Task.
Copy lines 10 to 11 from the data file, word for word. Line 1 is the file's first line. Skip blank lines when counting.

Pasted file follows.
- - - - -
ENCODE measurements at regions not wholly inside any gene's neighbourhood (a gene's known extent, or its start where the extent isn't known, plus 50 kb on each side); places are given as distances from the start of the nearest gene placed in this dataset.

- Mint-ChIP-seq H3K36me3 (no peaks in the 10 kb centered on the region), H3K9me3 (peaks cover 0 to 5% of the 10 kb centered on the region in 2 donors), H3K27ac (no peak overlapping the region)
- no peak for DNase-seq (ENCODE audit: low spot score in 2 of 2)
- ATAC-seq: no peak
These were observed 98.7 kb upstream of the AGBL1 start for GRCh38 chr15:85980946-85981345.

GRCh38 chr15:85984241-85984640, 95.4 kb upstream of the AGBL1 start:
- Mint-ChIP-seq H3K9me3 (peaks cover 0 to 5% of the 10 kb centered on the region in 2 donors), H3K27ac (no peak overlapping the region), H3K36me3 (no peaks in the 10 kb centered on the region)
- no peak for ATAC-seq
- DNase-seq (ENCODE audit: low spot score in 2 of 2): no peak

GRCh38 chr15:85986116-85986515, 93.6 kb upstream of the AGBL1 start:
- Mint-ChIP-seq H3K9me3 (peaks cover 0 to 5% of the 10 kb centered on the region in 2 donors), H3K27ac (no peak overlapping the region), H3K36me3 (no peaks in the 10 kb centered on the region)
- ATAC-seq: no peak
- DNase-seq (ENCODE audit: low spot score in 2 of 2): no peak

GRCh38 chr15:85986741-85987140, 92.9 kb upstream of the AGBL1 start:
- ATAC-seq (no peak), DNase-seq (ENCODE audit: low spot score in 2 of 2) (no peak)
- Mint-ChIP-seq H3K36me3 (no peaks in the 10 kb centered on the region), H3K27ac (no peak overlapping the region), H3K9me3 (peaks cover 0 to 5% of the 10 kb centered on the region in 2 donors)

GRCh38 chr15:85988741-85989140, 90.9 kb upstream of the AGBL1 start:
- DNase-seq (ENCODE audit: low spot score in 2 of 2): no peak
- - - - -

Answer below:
GRCh38 chr15:85986116-85986515, 93.6 kb upstream of the AGBL1 start:
- Mint-ChIP-seq H3K9me3 (peaks cover 0 to 5% of the 10 kb centered on the region in 2 donors), H3K27ac (no peak overlapping the region), H3K36me3 (no peaks in the 10 kb centered on the region)